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Open Diff: Tool chest or black hole?

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I have a confession to make: I am a tool hoarder. Were I loyal to one brand of automobile or motorcycle, or even a single nationality, this would pose less of a problem, but over the course of three-and-a-half decades driving or riding vehicles from around the globe, I’ve amassed quite a collection of single- or limited-purpose tools.

Take my collection of oil-filter wrenches, for example. There are strap wrenches of varying sizes and articulation, supplemented by slip-on cups of every size. Need one that fits inside the recessed tunnel of a BMW Oilhead? I’ve got you covered. Need to remove the always-overtorqued-by-the-dealer canister filter from a late model Toyota? I’ve got that style as well, along with the oversize socket (34mm, if I remember correctly) needed for the E46 BMW 3 Series.

Brake pad reset tools? I’ve got them in all shapes and sizes, contained in a neat little kit too large to fit in my roller chest. Electronic synchronizer for balancing BMW motorcycle throttle bodies? Check on this as well, and it stayed with me even after I sold my first BMW twin. Why? Because I might need it again someday.

The problem with collecting tools such as this is that they take up room in what may otherwise be a well-organized toolbox. Add in the general-purpose screwdrivers, Allen keys, wrenches (standard and metric, of course) and ratchets (in 1/4-inch, 3/8-inch, and 1/2-inch, with extensions and sockets in standard and metric sizes), plus protective gear like goggles, gloves, and knee pads, and eventually, chaos ensues.

A while back, we had one of the first perfect-weather Vermont summer days, so I opted to jump on the now-for-sale bike instead of in the truck for my commute to the office. Shortly after leaving home, I discovered a problem: no directional signals. Not sure if this issue extended to the brake light as well, I opted to return to the garage and swap vehicles. Later diagnosis showed a simple fix: A blown 15-amp fuse.

Knowing that I have a stash of assorted fuses stored in my tool chest, I checked the top bin, repository for all things miscellaneous, first. Pushing aside the electrical tape (in a rainbow’s array of colors), I dug past the grounding strap (for work on sensitive electronics), under the assortment of files and rasps, through several sheets of partially-used sandpaper, and even in the pile of pens, pencils and air gauges that have found their way into the collection over the years. Nada.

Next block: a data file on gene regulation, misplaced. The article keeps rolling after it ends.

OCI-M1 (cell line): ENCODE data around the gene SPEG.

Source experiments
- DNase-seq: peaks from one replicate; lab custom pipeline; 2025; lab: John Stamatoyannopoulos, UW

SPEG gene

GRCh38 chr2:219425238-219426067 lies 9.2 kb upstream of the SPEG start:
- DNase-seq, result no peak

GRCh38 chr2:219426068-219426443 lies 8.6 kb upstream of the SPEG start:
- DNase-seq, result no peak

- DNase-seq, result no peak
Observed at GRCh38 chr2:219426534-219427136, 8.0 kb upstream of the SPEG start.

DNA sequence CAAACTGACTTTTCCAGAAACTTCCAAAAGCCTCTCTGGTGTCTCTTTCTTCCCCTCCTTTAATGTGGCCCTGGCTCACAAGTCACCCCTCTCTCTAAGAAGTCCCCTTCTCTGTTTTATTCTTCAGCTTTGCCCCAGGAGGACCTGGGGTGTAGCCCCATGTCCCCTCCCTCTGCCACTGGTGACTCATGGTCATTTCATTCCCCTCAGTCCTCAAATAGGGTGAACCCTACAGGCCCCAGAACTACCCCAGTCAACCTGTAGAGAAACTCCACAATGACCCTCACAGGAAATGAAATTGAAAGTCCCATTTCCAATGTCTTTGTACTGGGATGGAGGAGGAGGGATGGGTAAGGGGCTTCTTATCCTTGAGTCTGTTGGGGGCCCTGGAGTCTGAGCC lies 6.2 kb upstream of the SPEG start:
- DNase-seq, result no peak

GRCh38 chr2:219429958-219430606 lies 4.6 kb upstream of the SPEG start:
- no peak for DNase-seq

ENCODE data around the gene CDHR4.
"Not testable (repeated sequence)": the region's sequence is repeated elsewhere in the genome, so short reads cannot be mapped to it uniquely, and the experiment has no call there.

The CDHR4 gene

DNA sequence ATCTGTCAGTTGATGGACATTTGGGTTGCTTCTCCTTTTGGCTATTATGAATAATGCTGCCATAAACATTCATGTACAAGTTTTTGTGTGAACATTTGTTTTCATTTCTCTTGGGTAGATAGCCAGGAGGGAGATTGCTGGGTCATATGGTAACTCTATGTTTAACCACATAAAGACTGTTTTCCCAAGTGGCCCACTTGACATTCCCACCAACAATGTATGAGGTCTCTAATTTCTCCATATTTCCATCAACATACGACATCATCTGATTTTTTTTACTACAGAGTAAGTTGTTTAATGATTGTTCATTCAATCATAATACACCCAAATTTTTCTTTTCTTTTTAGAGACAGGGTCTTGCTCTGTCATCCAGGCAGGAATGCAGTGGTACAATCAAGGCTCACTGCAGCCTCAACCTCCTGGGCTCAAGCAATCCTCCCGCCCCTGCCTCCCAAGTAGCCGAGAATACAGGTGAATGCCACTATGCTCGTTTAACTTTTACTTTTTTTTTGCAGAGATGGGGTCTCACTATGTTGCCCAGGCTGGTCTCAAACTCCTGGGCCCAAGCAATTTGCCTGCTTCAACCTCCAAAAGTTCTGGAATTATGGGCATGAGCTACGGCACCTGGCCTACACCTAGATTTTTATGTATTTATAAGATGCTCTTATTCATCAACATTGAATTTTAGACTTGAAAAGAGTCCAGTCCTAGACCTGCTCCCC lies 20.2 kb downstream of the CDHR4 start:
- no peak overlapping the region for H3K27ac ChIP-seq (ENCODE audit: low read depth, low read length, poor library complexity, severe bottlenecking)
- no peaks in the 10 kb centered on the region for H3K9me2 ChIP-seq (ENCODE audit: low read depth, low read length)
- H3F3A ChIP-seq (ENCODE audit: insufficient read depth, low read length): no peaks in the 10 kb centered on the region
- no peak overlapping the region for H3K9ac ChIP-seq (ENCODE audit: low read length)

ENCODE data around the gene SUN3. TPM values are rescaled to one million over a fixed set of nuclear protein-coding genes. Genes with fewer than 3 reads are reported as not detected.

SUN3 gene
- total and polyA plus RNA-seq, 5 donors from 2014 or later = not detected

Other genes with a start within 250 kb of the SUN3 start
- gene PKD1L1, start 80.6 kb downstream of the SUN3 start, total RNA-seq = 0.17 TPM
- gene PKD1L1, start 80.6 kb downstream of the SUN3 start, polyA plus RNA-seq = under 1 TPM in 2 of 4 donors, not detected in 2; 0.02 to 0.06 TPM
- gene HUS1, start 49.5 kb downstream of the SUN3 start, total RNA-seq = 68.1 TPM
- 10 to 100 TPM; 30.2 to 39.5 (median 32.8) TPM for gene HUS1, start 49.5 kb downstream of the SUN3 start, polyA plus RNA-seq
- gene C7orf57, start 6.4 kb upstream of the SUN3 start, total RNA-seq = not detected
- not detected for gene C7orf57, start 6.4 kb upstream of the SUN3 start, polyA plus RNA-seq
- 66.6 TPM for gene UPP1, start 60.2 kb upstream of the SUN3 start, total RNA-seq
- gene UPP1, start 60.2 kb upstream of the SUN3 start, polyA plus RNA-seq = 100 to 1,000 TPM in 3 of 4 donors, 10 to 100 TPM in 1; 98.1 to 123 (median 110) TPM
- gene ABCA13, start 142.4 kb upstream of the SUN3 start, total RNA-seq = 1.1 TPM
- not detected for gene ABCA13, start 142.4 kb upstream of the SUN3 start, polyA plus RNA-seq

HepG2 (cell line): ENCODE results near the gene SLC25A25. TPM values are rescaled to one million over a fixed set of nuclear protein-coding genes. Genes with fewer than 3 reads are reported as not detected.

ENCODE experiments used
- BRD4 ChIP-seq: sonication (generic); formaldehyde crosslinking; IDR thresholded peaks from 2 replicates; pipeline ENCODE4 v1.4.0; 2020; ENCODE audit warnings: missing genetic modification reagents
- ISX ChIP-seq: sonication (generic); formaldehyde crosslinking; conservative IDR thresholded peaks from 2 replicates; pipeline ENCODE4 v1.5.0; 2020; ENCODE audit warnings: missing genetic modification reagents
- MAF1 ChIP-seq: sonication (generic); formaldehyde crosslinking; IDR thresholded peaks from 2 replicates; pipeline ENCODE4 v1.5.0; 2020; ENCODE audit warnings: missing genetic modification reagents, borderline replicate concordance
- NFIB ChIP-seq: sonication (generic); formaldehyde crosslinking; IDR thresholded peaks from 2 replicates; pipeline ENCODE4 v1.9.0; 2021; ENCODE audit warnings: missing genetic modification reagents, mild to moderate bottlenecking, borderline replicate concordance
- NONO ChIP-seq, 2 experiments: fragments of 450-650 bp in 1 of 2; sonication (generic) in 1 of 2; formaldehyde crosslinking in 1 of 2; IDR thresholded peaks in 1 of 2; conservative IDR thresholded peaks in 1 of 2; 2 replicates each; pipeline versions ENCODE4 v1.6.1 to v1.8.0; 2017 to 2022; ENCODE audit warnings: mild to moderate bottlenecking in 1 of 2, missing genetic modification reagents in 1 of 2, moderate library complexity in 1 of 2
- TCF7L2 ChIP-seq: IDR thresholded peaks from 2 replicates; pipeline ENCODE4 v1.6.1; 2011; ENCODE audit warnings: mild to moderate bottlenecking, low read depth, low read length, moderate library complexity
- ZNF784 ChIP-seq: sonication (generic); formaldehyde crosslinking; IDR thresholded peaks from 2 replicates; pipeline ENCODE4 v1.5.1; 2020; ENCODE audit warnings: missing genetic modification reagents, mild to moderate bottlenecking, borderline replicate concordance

Next, I checked the pseudo-electronics drawer of my cabinet, where I found my multimeter/tune-up gauge, my timing light, plenty of miscellaneous connectors, a butane soldering iron (one of mankind’s great inventions, if you ask me), a complete dental pick set, and even a variety of interior trim removal tools that somehow migrated from the drawer above. Not a single fuse to be found.

Eventually, after digging through the remaining drawers, I came up with a previously opened pack of 20-amp fuses, but no 15-amp examples. That means I put my assorted fuse stash someplace logical, like in the breakdown kit carried on long-distance road trips, though we haven’t taken one since moving to Vermont four years ago. The red breakdown bag is currently lurking somewhere in my basement, buried beneath a completely unorganized collection of homeowner tools, like the belt sander I purchased for a project in 1998, and haven’t needed since. I tapped out at this point, since searching the basement clutter will take nearly as much effort as searching the tool chest. For a few dollars, the local autoparts store sold me enough 15-amp blade fuses to last a lifetime, assuming I don’t misplace them again.

Which brings me back to my tool organization, or lack thereof. When wrenching was an every-weekend event, I knew, from memory, where every single tool or component in my collection was located. These days, with my mechanical skills tested only on infrequent oil changes, the picture is less clear. Blame it on age, or blame it on the fact that we’ve moved more in the past decade (four times, two of them cross-country) than most folks do in a lifetime.

Am I alone on this, or do you also suffer from tool amnesia? What tips do you have for keeping things organized, and how fastidious are you with the sorting of your hand tools?